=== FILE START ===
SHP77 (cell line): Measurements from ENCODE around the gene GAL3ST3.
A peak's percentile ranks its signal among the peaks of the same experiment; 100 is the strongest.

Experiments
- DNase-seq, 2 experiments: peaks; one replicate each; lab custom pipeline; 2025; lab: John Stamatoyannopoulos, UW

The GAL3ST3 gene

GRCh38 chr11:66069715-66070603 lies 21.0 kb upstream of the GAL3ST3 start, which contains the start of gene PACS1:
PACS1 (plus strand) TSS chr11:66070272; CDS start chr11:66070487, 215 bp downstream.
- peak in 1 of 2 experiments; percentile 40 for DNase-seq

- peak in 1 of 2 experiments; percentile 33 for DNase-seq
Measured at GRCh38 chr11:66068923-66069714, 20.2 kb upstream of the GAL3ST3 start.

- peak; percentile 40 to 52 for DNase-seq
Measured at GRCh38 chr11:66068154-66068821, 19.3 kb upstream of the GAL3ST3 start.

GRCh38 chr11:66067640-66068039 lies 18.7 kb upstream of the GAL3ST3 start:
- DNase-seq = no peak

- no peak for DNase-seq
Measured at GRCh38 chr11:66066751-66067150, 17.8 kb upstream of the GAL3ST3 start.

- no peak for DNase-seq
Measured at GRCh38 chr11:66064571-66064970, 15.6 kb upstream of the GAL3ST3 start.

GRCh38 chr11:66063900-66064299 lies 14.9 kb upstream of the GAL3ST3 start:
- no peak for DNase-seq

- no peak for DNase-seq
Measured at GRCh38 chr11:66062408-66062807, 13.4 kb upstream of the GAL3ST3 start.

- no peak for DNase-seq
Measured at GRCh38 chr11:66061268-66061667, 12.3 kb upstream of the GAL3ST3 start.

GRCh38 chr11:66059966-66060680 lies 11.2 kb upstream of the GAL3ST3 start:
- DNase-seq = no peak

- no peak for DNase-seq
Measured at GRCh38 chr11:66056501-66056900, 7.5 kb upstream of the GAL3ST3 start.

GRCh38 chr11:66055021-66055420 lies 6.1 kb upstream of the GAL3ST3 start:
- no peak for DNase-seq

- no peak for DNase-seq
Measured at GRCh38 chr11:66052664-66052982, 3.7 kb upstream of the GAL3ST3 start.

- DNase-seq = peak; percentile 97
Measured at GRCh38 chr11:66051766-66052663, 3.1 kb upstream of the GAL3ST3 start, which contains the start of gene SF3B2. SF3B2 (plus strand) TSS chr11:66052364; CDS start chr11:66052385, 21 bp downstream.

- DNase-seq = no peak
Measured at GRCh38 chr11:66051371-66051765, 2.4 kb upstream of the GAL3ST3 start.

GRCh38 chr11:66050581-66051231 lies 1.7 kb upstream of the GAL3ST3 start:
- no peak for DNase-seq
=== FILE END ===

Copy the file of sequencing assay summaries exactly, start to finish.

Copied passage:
SHP77 (cell line): Measurements from ENCODE around the gene GAL3ST3.
A peak's percentile ranks its signal among the peaks of the same experiment; 100 is the strongest.

Experiments
- DNase-seq, 2 experiments: peaks; one replicate each; lab custom pipeline; 2025; lab: John Stamatoyannopoulos, UW

The GAL3ST3 gene

GRCh38 chr11:66069715-66070603 lies 21.0 kb upstream of the GAL3ST3 start, which contains the start of gene PACS1:
PACS1 (plus strand) TSS chr11:66070272; CDS start chr11:66070487, 215 bp downstream.
- peak in 1 of 2 experiments; percentile 40 for DNase-seq

- peak in 1 of 2 experiments; percentile 33 for DNase-seq
Measured at GRCh38 chr11:66068923-66069714, 20.2 kb upstream of the GAL3ST3 start.

- peak; percentile 40 to 52 for DNase-seq
Measured at GRCh38 chr11:66068154-66068821, 19.3 kb upstream of the GAL3ST3 start.

GRCh38 chr11:66067640-66068039 lies 18.7 kb upstream of the GAL3ST3 start:
- DNase-seq = no peak

- no peak for DNase-seq
Measured at GRCh38 chr11:66066751-66067150, 17.8 kb upstream of the GAL3ST3 start.

- no peak for DNase-seq
Measured at GRCh38 chr11:66064571-66064970, 15.6 kb upstream of the GAL3ST3 start.

GRCh38 chr11:66063900-66064299 lies 14.9 kb upstream of the GAL3ST3 start:
- no peak for DNase-seq

- no peak for DNase-seq
Measured at GRCh38 chr11:66062408-66062807, 13.4 kb upstream of the GAL3ST3 start.

- no peak for DNase-seq
Measured at GRCh38 chr11:66061268-66061667, 12.3 kb upstream of the GAL3ST3 start.

GRCh38 chr11:66059966-66060680 lies 11.2 kb upstream of the GAL3ST3 start:
- DNase-seq = no peak

- no peak for DNase-seq
Measured at GRCh38 chr11:66056501-66056900, 7.5 kb upstream of the GAL3ST3 start.

GRCh38 chr11:66055021-66055420 lies 6.1 kb upstream of the GAL3ST3 start:
- no peak for DNase-seq

- no peak for DNase-seq
Measured at GRCh38 chr11:66052664-66052982, 3.7 kb upstream of the GAL3ST3 start.

- DNase-seq = peak; percentile 97
Measured at GRCh38 chr11:66051766-66052663, 3.1 kb upstream of the GAL3ST3 start, which contains the start of gene SF3B2. SF3B2 (plus strand) TSS chr11:66052364; CDS start chr11:66052385, 21 bp downstream.

- DNase-seq = no peak
Measured at GRCh38 chr11:66051371-66051765, 2.4 kb upstream of the GAL3ST3 start.

GRCh38 chr11:66050581-66051231 lies 1.7 kb upstream of the GAL3ST3 start:
- no peak for DNase-seq